Is 'Blair Witch' Real? The Inspiration Behind The Film Isn't Based In Fact
When The Blair Witch Project was released in 1999, a good portion of audiences thought it was real. The found-footage horror film was unique then, a surprise to audiences used to seeing traditional Hollywood films. Filmmakers at the time used viral marketing to plant myths and stories online, claiming the film to be real. Rumors of audiences vomiting in the theater from fear, or crying in the aftermath, helped perpetuate the idea that The Blair Witch Project was, in fact, real footage recovered from 1994, as the film claimed. Looking back, it seems absurd, but you can't help but wonder what if some of it was real? And, if The Blair Witch Project is real, then is Blair Witch real too?
The reality of releasing a movie in 2016 pretty much makes it impossible for the Blair Witch filmmakers to keep up a charade about the movie being real. The actors, still mostly unknown, are on a massive publicity tour, and have given interviews prior to the release of the film, something stars of the original did not do. Still, the new movie tried to use some of the tricks the original used to make the film feel more real. For one thing, it's set in the very real town of Burkittsville, Maryland. Similar to the original, the main character, James, shares his name with the actor who portrays him, James Allen McCune — though he is the only actor who has the same name as his character.
As you can see from a live Twitter Q&A with the cast and crew below, no one is trying to pretend Blair Witch is real this time around, and that's probably for the best. (Hopefully actors' parents won't be receiving condolence cards, like Heather Donahue's did.)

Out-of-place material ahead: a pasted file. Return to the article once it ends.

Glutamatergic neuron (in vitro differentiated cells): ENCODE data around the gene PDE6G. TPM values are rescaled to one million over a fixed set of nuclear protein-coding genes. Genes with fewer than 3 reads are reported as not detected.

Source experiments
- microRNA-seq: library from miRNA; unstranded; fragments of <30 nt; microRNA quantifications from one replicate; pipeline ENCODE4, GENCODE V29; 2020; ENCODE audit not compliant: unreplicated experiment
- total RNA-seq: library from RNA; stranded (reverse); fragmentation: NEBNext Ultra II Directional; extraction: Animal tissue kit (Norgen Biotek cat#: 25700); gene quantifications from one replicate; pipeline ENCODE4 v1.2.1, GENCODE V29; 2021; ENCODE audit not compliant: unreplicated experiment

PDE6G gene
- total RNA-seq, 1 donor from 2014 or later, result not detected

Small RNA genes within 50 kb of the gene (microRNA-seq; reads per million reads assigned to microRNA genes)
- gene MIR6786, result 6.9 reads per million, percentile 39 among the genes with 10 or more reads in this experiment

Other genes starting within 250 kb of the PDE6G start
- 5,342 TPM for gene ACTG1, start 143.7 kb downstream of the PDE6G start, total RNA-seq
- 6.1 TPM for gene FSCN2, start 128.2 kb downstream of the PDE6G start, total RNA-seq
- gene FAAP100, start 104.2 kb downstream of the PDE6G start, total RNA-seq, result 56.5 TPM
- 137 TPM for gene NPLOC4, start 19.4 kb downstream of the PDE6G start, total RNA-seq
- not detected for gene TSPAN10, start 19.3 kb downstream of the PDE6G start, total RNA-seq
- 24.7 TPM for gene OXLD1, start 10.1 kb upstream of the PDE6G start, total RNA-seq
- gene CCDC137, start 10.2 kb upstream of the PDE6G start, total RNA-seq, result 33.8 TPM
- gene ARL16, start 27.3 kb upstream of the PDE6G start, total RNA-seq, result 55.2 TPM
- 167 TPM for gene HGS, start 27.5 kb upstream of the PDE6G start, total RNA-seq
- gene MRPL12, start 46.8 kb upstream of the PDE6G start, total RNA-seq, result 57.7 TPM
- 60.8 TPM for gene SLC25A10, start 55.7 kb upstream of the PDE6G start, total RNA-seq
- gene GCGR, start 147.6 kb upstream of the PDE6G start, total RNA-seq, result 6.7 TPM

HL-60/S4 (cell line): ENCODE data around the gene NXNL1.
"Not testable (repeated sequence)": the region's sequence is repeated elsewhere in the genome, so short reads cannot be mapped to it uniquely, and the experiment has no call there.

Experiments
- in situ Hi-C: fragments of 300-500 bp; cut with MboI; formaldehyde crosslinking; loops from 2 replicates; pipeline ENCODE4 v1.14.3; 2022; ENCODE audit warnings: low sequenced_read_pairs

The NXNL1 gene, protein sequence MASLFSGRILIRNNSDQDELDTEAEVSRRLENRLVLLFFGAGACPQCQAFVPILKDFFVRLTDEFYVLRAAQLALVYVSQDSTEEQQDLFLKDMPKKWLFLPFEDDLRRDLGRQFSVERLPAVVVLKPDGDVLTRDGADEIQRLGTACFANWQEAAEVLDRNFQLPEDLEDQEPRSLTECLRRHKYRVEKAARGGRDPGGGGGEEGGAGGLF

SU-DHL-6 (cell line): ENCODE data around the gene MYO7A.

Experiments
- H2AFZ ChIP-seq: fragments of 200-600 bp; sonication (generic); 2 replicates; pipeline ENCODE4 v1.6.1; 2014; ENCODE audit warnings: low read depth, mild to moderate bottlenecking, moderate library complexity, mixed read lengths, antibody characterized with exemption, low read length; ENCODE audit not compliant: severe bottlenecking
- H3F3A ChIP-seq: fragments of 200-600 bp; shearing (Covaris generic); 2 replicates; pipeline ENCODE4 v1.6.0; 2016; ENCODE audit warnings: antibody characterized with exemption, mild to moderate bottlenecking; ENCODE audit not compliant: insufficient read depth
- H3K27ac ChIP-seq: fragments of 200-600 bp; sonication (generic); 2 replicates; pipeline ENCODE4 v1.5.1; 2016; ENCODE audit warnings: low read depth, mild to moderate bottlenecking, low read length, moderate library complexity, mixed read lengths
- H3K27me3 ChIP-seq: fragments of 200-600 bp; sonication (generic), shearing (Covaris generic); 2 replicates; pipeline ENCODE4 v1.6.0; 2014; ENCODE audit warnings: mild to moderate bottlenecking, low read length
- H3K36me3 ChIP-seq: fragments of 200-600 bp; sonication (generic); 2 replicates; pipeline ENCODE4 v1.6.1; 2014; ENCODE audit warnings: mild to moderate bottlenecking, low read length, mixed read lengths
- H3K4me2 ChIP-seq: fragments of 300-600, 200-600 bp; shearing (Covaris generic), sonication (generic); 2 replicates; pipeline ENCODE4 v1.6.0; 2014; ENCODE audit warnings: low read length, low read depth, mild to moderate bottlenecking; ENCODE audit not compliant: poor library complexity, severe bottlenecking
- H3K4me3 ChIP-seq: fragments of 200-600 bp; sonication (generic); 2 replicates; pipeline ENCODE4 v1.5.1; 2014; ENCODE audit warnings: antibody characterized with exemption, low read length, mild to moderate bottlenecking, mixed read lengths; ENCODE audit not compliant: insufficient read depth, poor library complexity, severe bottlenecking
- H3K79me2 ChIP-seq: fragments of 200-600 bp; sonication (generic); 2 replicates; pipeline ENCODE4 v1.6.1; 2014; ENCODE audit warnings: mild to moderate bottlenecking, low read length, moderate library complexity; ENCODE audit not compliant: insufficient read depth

The movie itself is also not entirely convincing as a real found footage movie, which I assume is on purpose. Blair Witch reflects the advancements in technology that have occurred in the two decades since the release of the original film, which means that the protagonists are equipped with almost three times as many cameras as those in the original. The idea of a found footage film implies little, if any, editing by an outside party who discovered the footage, but, with so many cameras being used in the movie, it's impossible to watch it and not think of how someone had to edit the film. In other words: Blair Witch isn't desperate to convince you it's real either.
Not only are the characters and events shown in Blair Witch not real, but the myth of the Blair Witch was also fabricated for the original film. In other words, Blair Witch isn't even based on any real ghost stories.
Before The Blair Witch Project was released, filmmakers Eduardo Sánchez and Daniel Myrick, along with the three main stars Heather Donahue, Joshua Leonard, and Michael C. Williams, developed an entire mythology and story around the Blair Witch. Everything came from the filmmakers, from the legend of a woman, Elly Kedward, persecuted for being a witch in 1785, who is now haunting the Black Hills Forrest, to the story of a massacre at Coffin Rock. It was all fabricated by filmmakers and released online prior to the film's release.
Blair Witch isn't even close to being real, but that's part of why the film is so impressive. It feels real, and, despite the fact that audiences know better, there's still some small part in everyone's mind wondering if it could be true.